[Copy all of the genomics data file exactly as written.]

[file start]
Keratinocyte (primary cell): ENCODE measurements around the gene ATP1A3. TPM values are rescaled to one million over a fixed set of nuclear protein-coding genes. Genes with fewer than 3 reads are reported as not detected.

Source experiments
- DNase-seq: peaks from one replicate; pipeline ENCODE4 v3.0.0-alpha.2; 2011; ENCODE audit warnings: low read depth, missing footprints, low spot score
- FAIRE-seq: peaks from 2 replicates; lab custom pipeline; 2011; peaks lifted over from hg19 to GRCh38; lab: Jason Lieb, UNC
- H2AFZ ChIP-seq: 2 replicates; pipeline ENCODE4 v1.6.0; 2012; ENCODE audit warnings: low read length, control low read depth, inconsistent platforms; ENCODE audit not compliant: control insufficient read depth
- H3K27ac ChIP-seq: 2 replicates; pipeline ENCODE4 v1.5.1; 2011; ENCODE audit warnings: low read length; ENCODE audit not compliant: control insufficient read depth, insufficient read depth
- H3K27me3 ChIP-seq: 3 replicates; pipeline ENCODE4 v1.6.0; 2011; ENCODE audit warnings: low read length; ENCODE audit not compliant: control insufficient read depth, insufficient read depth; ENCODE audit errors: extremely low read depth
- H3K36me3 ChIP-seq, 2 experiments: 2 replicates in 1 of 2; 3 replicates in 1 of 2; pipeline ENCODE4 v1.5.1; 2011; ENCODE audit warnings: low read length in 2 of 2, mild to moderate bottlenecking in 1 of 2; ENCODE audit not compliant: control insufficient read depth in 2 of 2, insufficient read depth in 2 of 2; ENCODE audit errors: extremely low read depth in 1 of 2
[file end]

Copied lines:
Keratinocyte (primary cell): ENCODE measurements around the gene ATP1A3. TPM values are rescaled to one million over a fixed set of nuclear protein-coding genes. Genes with fewer than 3 reads are reported as not detected.

Source experiments
- DNase-seq: peaks from one replicate; pipeline ENCODE4 v3.0.0-alpha.2; 2011; ENCODE audit warnings: low read depth, missing footprints, low spot score
- FAIRE-seq: peaks from 2 replicates; lab custom pipeline; 2011; peaks lifted over from hg19 to GRCh38; lab: Jason Lieb, UNC
- H2AFZ ChIP-seq: 2 replicates; pipeline ENCODE4 v1.6.0; 2012; ENCODE audit warnings: low read length, control low read depth, inconsistent platforms; ENCODE audit not compliant: control insufficient read depth
- H3K27ac ChIP-seq: 2 replicates; pipeline ENCODE4 v1.5.1; 2011; ENCODE audit warnings: low read length; ENCODE audit not compliant: control insufficient read depth, insufficient read depth
- H3K27me3 ChIP-seq: 3 replicates; pipeline ENCODE4 v1.6.0; 2011; ENCODE audit warnings: low read length; ENCODE audit not compliant: control insufficient read depth, insufficient read depth; ENCODE audit errors: extremely low read depth
- H3K36me3 ChIP-seq, 2 experiments: 2 replicates in 1 of 2; 3 replicates in 1 of 2; pipeline ENCODE4 v1.5.1; 2011; ENCODE audit warnings: low read length in 2 of 2, mild to moderate bottlenecking in 1 of 2; ENCODE audit not compliant: control insufficient read depth in 2 of 2, insufficient read depth in 2 of 2; ENCODE audit errors: extremely low read depth in 1 of 2